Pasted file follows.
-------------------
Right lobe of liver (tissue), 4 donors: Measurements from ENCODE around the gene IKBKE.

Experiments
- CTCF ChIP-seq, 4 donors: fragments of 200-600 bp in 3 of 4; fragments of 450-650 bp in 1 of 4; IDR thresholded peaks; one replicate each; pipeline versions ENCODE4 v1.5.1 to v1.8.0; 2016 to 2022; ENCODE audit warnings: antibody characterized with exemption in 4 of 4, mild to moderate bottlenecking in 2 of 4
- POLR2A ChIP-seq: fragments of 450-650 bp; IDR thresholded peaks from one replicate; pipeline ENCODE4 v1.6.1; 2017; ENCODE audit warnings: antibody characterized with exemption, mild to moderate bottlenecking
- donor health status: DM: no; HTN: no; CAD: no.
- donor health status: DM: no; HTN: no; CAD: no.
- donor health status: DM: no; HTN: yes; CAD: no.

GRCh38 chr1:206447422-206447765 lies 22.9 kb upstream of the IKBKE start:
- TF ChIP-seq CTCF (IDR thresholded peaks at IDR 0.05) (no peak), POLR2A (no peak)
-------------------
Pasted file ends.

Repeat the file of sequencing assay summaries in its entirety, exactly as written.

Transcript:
Right lobe of liver (tissue), 4 donors: Measurements from ENCODE around the gene IKBKE.

Experiments
- CTCF ChIP-seq, 4 donors: fragments of 200-600 bp in 3 of 4; fragments of 450-650 bp in 1 of 4; IDR thresholded peaks; one replicate each; pipeline versions ENCODE4 v1.5.1 to v1.8.0; 2016 to 2022; ENCODE audit warnings: antibody characterized with exemption in 4 of 4, mild to moderate bottlenecking in 2 of 4
- POLR2A ChIP-seq: fragments of 450-650 bp; IDR thresholded peaks from one replicate; pipeline ENCODE4 v1.6.1; 2017; ENCODE audit warnings: antibody characterized with exemption, mild to moderate bottlenecking
- donor health status: DM: no; HTN: no; CAD: no.
- donor health status: DM: no; HTN: no; CAD: no.
- donor health status: DM: no; HTN: yes; CAD: no.

GRCh38 chr1:206447422-206447765 lies 22.9 kb upstream of the IKBKE start:
- TF ChIP-seq CTCF (IDR thresholded peaks at IDR 0.05) (no peak), POLR2A (no peak)